British feminist VJW Smith wrote a memorable blog post about a year ago in which she recounted her complicated relationship to girlhood and womanhood—a relationship, she says, that was disrupted by the anorexia that affected her teenaged years. The disease caused her to develop more slowly than the girls around her, and as a result Smith says she felt like she was missing out on essential aspects of female life. She didn’t start her period until her twenties, for example, and she didn’t experience (or realize that she was experiencing) the normal sexual harassment that most young women report. Her sexual desires, too, were “fully repressed” to the extent that she “felt no conflict between them and the passive role” she was expected to play. Without all of these experiences, she says, she felt for a while like she never really had a girlhood. Like she wasn’t really a girl.
Gradually, Smith came out of that misperception. She says that she came to see that if female experience means anything, if there’s such a thing as “shared female experience,” it’s exclusion.
Smith primarily means the ways that women and girls are excluded from power structures in contemporary society. But she’s also referring to the common ways that girls (and women) are excluded from the ideal of girlhood (and womanhood). She writes:
It took me a long time to realise it simply wasn’t the case that some wondrous biological process, for me interrupted by illness, had allowed all the women around me to grow seamlessly into their designated roles. They, too, for a whole host of other reasons (social, physical, economic, racial, religious) had had to find different ways to situate the real experience of being a person within the false ones proposed by girlhood and womanhood. Many, if not most, of them were damaged by it.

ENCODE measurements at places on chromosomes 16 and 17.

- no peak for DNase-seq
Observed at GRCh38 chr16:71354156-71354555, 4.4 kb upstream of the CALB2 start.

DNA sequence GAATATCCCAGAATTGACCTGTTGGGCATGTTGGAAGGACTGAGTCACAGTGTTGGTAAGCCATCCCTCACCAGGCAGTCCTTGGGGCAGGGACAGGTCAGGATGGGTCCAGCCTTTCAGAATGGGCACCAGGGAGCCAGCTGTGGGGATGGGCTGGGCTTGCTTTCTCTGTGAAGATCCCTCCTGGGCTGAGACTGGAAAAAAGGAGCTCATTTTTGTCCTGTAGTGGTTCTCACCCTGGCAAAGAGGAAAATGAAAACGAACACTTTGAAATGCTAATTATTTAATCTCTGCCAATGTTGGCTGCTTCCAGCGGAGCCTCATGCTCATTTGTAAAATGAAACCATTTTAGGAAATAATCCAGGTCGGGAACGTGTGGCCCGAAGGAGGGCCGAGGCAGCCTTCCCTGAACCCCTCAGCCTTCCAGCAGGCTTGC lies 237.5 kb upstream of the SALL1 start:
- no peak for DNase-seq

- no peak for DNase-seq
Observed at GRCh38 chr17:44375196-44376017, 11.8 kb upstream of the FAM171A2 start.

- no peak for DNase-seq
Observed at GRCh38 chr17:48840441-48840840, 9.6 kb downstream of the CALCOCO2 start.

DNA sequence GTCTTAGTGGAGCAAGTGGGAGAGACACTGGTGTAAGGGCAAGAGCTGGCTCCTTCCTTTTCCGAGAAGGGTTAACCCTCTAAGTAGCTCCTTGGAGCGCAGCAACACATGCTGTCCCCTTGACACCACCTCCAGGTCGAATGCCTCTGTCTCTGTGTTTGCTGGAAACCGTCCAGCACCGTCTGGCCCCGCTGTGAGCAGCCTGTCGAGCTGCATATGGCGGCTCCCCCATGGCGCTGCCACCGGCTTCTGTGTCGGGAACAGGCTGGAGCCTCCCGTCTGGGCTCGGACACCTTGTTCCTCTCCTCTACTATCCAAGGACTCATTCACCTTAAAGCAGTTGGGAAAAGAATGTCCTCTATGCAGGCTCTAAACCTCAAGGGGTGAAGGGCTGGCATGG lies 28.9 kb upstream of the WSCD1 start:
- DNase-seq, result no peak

She sums up her realization like this: “The experience that girls share is not so much that of being a girl but that of not being one.”
There’s a term for the misperception that Smith finally left behind, which I didn’t know until I read this post at the The Atlantic from Derek Thompson: it’s called pluralistic ignorance.
Pluralistic ignorance starts from the fact that none of us can really know what it’s like to be someone else. But we make assumptions about what everybody else is like anyway, about what they think and what they do, based on societal narratives. Unsurprisingly, those assumptions often turn out to be false.
Thompson points to a study showing that teenagers who don’t drink or do drugs all that much, and who don’t have much sex, assume that their peers do. Thompson writes:
To be a teenager is to be the subject of nearly universal misunderstanding. Teens appear as strangers to their own parents, as hormonal monsters on television, and as flighty naifs, with smartphones grafted to their palms, in the media. But it turns out that teens are just as hopeless at assessing themselves. A new study of high school behavior finds that young people wildly over-estimate the sex and drug life of their own classmates and even their own cliques.
Popular kids and male jocks aren’t having nearly as much sex, or doing nearly as many drugs, as other high schoolers assume, said Geoff Cohen, a co-author and professor at Stanford University. “Teenagers grossly overestimate the amount of substance abuse of [pot heads] and the sex life of jocks,” he said. “We knew there were stereotypes, but we were surprised by the level of caricature.”
And, Thompson points out, kids perceived as “popular” tend to have about the same number of friends as kids perceived as “brains.”
This strikes me as a really important understanding, and not just for the way we think about kids today. As Thompson writes, to be a teenager is to be the subject of nearly universal misunderstanding. But Smith’s piece shows that we could replace “teenager” in that sentence with “girl” or “woman.” And, since “manliness” is making its way back into the news, I think it’s worth connecting the concept of pluralistic ignorance to masculinity, too.